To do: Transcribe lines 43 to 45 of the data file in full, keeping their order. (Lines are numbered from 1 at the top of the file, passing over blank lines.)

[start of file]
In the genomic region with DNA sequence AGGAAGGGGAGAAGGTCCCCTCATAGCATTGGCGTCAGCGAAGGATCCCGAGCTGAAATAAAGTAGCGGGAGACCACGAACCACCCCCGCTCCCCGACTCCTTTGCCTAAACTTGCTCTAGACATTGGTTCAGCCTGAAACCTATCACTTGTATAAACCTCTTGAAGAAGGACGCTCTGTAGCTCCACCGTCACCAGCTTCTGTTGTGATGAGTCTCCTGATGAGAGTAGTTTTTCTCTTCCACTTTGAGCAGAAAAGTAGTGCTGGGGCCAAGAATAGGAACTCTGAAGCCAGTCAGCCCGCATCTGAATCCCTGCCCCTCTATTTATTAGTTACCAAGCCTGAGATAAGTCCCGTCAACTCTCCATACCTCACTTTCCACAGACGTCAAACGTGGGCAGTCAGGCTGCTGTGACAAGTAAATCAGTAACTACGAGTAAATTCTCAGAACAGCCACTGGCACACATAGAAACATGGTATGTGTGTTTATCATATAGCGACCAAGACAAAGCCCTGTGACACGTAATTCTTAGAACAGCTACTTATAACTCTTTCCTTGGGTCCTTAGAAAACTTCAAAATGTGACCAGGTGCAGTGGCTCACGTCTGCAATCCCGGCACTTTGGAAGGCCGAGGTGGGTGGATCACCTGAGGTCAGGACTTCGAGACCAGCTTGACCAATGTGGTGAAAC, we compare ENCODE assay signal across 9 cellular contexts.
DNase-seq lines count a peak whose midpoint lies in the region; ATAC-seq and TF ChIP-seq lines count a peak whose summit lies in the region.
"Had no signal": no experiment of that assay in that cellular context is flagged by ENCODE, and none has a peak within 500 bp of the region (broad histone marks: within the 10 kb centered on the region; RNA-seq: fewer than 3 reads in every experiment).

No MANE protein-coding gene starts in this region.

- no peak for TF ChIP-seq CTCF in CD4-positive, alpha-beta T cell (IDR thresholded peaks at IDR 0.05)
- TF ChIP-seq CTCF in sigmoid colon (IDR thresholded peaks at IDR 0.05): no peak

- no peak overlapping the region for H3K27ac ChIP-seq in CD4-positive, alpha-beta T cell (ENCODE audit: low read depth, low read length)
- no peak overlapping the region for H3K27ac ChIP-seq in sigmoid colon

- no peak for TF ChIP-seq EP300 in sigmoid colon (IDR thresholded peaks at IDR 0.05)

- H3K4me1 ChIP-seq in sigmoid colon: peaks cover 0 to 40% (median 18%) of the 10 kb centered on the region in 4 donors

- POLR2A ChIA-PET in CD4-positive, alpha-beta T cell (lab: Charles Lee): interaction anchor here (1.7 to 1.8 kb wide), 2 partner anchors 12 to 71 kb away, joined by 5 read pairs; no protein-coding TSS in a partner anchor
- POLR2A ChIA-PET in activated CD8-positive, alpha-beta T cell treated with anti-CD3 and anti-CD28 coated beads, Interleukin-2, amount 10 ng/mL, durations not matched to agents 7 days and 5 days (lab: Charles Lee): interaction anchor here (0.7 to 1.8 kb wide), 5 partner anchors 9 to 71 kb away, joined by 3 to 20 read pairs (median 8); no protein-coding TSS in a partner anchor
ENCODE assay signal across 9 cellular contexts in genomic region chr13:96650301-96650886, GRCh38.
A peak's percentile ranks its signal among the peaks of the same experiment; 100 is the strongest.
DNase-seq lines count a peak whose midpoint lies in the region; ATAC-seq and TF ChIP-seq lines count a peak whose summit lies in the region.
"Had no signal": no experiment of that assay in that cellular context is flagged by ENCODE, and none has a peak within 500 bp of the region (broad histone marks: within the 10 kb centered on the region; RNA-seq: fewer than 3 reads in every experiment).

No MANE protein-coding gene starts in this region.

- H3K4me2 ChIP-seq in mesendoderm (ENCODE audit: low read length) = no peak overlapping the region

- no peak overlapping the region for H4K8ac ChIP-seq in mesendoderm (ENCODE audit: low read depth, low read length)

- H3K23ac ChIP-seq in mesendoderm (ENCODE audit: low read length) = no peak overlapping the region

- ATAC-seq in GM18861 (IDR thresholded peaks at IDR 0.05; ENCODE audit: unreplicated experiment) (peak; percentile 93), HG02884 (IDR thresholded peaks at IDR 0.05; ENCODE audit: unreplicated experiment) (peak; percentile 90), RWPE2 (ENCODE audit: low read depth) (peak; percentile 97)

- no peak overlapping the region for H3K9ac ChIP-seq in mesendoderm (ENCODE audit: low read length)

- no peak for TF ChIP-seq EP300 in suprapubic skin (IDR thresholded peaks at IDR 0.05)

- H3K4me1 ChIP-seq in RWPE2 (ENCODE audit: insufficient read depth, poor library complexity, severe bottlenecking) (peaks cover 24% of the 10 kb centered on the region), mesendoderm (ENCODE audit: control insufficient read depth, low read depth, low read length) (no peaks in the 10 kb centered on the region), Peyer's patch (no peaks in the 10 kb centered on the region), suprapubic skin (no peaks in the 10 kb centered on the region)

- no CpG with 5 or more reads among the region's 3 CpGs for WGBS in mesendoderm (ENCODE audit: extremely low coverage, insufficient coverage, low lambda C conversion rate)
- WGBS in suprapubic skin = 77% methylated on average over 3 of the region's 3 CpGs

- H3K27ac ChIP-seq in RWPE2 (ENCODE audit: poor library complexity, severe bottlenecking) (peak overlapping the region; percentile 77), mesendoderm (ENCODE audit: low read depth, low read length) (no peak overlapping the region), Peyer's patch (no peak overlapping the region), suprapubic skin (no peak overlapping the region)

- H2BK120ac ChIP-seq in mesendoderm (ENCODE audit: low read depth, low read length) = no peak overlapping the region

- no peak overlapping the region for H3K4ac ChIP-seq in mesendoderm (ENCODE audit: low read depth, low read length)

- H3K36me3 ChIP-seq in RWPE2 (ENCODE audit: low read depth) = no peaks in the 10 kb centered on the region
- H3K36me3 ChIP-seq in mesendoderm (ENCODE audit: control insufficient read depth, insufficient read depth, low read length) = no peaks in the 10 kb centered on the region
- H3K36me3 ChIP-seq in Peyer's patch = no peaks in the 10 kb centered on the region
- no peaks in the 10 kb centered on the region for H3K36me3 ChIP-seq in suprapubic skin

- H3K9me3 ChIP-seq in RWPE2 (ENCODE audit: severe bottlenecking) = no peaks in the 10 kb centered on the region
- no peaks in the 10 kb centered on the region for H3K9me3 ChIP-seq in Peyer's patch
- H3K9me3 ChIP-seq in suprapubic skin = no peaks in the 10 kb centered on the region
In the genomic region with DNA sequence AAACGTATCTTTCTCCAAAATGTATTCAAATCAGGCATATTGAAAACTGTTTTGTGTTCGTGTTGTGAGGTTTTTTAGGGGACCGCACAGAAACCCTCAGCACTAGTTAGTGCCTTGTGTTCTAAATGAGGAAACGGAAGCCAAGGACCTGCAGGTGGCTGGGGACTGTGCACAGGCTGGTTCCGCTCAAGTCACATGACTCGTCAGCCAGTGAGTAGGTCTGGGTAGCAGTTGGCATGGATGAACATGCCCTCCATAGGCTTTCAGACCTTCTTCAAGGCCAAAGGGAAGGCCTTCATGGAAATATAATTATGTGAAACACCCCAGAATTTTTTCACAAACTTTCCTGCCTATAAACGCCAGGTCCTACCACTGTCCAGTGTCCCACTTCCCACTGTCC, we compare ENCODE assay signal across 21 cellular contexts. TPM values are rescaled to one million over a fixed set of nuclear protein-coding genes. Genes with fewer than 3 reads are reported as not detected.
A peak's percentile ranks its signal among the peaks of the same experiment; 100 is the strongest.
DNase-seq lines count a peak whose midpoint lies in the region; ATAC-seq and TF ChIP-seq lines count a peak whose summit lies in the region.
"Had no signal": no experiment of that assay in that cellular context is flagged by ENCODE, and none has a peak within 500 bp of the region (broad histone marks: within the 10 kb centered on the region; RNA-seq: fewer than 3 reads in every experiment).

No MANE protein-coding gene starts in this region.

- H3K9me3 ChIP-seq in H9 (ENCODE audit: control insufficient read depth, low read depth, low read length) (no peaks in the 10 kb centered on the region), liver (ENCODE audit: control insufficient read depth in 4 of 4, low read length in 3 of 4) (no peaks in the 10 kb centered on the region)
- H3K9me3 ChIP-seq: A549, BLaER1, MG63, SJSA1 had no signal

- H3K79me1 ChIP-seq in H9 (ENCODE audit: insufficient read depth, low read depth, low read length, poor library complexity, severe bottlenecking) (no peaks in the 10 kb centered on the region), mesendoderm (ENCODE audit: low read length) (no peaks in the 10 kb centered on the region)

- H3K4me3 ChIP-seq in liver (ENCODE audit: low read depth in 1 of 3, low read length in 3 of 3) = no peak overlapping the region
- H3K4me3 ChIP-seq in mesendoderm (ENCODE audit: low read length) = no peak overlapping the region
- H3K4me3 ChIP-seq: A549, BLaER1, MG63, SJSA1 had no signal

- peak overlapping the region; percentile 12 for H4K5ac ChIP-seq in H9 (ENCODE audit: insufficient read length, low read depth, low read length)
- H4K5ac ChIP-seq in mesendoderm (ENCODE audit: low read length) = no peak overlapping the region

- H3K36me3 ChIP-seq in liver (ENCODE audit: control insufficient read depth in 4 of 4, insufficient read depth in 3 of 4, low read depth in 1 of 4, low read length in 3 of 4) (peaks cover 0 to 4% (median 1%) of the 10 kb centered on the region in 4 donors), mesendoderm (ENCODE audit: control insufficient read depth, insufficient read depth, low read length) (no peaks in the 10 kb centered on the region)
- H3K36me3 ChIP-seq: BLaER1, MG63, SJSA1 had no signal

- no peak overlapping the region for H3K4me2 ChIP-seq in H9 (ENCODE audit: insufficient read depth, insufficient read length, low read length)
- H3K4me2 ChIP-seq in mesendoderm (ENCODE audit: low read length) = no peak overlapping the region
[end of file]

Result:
- H3K9me3 ChIP-seq: A549, BLaER1, MG63, SJSA1 had no signal

- H3K79me1 ChIP-seq in H9 (ENCODE audit: insufficient read depth, low read depth, low read length, poor library complexity, severe bottlenecking) (no peaks in the 10 kb centered on the region), mesendoderm (ENCODE audit: low read length) (no peaks in the 10 kb centered on the region)

- H3K4me3 ChIP-seq in liver (ENCODE audit: low read depth in 1 of 3, low read length in 3 of 3) = no peak overlapping the region